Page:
Bounding Methods in Computational Fluid Dynamics for use in a Sequential Decision Process

Open Access
Author:
Valenti, Justin D
Graduate Program:
Aerospace Engineering
Degree:
Master of Science
Document Type:
Master Thesis
Date of Defense:
July 31, 2017
Committee Members:
  • Michael P Kinzel, Thesis Advisor
  • Simon Walter Miller, Committee Member
  • Mark David Maughmer, Committee Member
  • Philip John Morris, Committee Member
Keywords:
  • Computational Fluid Dynamics
  • Sequential Design Process
  • Trade Space Exploration
  • Design
  • Sequential Design
  • Bounding
  • Numerical Uncertainty
  • Discretization Uncertainty
Abstract:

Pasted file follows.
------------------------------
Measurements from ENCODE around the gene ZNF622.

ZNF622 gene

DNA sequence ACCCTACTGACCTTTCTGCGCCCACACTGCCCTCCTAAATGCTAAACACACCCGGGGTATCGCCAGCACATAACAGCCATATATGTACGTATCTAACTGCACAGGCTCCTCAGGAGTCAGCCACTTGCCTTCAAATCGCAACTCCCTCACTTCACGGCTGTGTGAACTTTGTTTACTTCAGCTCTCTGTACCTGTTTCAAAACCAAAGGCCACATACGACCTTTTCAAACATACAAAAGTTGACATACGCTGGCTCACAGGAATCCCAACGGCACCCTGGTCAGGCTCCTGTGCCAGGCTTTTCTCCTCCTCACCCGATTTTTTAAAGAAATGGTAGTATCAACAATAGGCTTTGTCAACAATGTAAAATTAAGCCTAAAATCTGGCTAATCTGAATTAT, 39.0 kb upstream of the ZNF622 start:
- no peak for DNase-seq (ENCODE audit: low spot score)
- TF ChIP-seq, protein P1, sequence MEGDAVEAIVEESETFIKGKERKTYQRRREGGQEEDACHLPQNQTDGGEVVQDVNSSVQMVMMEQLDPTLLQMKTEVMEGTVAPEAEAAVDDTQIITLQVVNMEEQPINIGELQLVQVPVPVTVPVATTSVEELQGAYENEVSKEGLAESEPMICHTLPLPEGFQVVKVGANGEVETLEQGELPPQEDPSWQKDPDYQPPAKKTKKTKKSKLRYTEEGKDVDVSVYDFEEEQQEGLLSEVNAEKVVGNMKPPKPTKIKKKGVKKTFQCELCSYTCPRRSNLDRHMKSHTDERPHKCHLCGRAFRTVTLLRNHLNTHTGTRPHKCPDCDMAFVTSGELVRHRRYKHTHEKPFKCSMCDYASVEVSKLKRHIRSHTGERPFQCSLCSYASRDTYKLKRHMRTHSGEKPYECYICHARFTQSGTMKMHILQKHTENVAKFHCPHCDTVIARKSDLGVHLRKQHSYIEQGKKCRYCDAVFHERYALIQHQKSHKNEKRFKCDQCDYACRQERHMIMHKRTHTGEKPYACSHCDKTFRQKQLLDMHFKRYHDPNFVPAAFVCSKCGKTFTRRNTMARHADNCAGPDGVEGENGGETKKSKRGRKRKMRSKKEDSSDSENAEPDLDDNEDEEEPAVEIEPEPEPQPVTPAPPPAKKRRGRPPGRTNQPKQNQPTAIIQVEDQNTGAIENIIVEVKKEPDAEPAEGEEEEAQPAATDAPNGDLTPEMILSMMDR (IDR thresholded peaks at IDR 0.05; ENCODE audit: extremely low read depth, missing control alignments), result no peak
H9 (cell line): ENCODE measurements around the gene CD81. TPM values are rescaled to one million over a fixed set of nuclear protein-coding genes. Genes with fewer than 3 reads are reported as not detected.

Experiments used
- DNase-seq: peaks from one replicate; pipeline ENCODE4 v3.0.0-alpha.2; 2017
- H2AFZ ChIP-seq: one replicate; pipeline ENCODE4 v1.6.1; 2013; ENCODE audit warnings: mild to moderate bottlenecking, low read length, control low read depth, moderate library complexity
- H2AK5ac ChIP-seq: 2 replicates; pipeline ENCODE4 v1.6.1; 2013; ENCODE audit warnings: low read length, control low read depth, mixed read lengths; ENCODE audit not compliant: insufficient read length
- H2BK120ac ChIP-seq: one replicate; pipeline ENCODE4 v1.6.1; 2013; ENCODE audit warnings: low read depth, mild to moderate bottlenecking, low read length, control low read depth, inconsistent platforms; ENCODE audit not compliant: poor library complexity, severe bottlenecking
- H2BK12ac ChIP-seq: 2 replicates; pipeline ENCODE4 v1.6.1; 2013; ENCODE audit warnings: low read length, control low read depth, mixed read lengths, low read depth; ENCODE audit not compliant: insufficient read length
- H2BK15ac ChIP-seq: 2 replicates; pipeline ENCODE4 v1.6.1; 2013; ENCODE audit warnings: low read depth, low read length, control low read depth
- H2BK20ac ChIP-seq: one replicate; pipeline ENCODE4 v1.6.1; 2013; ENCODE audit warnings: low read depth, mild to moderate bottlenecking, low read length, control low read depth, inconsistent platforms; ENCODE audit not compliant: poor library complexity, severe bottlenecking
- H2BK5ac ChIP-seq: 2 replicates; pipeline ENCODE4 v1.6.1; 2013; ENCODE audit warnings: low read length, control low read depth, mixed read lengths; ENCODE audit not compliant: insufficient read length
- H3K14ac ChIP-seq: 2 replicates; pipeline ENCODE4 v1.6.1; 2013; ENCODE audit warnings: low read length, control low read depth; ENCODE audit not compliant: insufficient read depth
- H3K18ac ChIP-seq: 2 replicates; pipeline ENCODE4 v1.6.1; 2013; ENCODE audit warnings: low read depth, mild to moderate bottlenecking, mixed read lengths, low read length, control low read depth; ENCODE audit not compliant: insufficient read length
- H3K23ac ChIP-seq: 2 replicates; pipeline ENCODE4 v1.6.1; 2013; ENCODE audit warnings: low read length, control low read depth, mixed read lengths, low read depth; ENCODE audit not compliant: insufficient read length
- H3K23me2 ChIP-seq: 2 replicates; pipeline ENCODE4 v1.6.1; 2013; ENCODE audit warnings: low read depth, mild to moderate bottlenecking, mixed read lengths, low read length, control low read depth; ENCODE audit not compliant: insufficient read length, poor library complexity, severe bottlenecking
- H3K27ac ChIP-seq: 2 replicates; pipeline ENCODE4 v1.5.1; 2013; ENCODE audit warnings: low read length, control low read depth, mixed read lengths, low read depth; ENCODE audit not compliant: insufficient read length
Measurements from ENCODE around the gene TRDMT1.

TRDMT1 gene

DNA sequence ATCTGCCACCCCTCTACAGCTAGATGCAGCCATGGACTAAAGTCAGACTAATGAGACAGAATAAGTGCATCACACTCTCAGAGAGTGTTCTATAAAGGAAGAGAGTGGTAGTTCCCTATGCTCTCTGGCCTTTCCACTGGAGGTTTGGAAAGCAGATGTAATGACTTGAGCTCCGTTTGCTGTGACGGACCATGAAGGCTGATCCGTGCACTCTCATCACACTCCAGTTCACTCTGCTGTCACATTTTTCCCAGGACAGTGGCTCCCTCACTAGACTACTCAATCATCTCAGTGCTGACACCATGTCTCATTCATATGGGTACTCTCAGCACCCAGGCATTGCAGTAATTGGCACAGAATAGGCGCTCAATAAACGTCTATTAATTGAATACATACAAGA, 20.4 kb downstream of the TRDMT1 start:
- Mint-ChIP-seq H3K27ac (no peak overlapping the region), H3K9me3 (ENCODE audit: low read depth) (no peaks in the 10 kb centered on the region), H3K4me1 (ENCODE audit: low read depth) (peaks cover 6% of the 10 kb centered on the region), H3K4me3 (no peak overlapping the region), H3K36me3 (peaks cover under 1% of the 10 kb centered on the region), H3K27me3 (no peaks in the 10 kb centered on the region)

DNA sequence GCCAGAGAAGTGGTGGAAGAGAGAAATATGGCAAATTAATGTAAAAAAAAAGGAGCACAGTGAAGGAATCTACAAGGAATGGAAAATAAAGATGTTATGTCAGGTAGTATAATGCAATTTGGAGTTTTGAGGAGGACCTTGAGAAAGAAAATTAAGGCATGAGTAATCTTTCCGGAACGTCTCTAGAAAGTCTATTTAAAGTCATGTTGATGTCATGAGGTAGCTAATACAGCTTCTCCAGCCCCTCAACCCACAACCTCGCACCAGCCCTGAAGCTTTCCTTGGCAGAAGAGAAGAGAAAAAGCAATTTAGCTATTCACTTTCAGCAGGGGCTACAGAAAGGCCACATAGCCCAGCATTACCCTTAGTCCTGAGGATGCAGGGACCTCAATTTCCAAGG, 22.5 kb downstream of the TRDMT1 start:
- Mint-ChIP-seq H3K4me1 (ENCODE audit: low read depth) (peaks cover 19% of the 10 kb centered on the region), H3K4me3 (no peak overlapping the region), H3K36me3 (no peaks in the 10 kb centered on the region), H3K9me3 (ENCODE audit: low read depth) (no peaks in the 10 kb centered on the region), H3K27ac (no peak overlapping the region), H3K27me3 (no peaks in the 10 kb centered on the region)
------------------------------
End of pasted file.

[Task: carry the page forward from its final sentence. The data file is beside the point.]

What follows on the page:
This thesis aims to couple Computational Fluid Dynamics (CFD) with the Sequential Decision Process (SDP) to perform trade space exploration. To do so, methods are developed to "bound" CFD calculations. Two approaches are taken to bound these calculations: (1) a physics based method and (2) a numerical uncertainty based method. The physics based method uses the specific governing physics of the simulation to ensure that the calculations are bounding of the "true" result from above or below. The numerical uncertainty based approach uses standard methods to quantify uncertainty due to discretization. This uncertainty is, then, used to provide bounding results of "true" value for the SDP. These methods are applied to the aerodynamic shape design of a low Reynolds Number fuselage pod. The first preliminary attempt at an SDP uses the physics based approach. A 3-parameter 2-model fidelity level design process is used, demonstrating the SDP discriminatory ability using physics based bounding. A more formal SDP is done using the uncertainty based approach. In this second attempt, 7 mesh densities defined 7 levels of model fidelities. A 2-parameter design study was performed over the 7-model fidelities and an optimal policy was both predicted prior to the design study and found in post processing. This work is a first attempt to use CFD as the analysis tool in an SDP and is expected to provide insights that generalize to other numerical methods for use with the SDP.